Seismicity, active faulting and the other geological and geophysical aspects are considered as geo-referenced variables and their variations over a region or area can be studied through spatial analysis assessments. Spatial analysis techniques could be reliably employed for revealing the hidden structure of geo-referenced variables, especially when the behavior of more than one variable needs to be evaluated simultaneously. In this research, the application of GIS-based spatial analysis techniques was evaluated for combining seismicity and active faulting data of Iran and presenting seismogenic zoning map for the region. For this purpose, the seismicity and active faulting density maps, provided as raster data, have been combined with equal weights to present a single map showing the degree of contrast in seismogenic activity of the region. The map resulted was used for depicting areas with high values as seismogenic zones of the region.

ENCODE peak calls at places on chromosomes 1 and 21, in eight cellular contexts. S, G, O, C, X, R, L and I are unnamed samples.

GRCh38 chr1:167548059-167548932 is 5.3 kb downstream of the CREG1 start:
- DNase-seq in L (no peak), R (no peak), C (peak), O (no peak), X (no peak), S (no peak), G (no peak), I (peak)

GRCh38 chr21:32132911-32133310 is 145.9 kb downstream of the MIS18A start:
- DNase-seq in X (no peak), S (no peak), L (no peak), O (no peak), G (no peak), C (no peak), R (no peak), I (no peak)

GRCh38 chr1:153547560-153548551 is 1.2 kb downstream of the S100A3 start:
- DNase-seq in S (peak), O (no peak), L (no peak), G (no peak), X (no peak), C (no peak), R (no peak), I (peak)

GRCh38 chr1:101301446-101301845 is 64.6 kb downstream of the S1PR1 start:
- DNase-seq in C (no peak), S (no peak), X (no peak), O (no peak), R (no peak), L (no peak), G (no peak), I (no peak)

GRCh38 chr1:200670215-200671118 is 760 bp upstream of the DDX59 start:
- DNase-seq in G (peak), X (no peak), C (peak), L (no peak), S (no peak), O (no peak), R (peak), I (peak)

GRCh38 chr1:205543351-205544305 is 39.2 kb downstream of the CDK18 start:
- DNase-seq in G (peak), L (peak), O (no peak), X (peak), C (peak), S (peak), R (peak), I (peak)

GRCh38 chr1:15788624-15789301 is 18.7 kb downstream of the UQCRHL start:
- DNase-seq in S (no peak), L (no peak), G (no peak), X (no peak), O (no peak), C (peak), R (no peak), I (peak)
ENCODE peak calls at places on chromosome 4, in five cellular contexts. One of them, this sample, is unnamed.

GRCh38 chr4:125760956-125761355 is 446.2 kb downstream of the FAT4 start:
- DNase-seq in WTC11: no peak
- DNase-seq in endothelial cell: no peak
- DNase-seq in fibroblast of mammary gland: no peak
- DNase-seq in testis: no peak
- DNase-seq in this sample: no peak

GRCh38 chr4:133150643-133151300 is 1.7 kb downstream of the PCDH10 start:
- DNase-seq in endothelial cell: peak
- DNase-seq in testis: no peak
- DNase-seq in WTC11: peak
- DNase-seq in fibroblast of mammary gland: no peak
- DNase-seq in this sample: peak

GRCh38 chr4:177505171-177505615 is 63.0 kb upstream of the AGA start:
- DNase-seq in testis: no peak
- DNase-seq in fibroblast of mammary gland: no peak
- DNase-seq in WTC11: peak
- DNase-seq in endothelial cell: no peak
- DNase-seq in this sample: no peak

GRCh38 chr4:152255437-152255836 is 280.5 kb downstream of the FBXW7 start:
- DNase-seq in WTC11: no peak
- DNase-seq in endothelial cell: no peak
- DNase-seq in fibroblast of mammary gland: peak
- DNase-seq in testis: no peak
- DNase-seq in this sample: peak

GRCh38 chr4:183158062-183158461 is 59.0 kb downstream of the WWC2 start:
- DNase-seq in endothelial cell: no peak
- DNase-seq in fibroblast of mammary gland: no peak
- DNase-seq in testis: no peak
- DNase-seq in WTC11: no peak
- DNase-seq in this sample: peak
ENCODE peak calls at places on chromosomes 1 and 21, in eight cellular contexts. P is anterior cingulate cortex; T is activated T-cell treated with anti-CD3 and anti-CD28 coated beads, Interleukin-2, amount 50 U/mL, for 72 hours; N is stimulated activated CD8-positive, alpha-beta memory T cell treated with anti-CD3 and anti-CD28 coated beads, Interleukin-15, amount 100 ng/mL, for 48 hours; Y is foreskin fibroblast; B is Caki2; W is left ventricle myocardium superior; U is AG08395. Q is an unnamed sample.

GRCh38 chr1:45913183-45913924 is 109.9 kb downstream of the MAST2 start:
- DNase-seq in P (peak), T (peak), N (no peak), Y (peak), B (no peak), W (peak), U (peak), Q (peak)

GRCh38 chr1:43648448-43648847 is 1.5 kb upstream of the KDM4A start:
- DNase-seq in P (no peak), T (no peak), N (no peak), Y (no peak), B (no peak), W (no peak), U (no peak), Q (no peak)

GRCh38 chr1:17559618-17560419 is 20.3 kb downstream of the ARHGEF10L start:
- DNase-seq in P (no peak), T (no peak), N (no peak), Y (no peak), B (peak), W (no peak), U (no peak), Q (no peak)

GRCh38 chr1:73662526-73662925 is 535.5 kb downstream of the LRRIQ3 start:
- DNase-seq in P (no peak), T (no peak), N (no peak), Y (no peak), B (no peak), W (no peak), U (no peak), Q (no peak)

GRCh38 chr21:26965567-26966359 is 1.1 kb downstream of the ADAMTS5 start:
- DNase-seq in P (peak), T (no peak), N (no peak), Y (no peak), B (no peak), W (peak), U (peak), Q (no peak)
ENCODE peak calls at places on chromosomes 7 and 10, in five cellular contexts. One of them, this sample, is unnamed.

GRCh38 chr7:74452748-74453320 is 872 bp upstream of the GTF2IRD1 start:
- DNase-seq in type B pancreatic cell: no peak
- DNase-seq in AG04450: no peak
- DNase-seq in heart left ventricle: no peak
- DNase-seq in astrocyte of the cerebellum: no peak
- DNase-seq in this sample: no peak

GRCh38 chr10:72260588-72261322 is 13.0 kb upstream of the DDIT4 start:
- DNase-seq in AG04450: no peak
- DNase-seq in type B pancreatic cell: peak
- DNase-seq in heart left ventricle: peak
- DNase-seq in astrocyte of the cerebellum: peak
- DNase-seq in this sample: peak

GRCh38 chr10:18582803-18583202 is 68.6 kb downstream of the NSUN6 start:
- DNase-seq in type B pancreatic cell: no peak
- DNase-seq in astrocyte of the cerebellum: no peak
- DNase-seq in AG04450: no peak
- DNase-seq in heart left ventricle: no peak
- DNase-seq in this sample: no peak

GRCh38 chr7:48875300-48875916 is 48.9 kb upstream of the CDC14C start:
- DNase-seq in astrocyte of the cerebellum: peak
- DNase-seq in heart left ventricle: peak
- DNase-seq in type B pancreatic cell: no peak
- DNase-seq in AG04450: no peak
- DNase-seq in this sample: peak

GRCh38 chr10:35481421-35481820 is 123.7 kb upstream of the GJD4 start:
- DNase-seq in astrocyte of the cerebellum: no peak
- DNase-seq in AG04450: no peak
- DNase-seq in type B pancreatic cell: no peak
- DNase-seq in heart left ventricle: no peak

DATA ANALYSIS AND DISCUSSION
In this research, the seismic data of the Iranian region, covering a time period of nearly 110 years (1900-2010), extracted from different catalogs (e.g., ISC, USGS, IIEES). In order to obtain a temporarily homogeneous data catalog, seismic data were filtered and categorized into three categories: data with low accuracies and precisions (M>4.5, 1900-1955); moderately accurate and precise data (M>4.0, 1956-2005); well located precise data (M>3.0, 2006-2011). Maps showing the earthquake epicenter densities of Iran for these three time periods are shown in Figure 3. An overall view of these maps demonstrates that the seismicity of the region during the above-mentioned periods, shows a more or less stable pattern.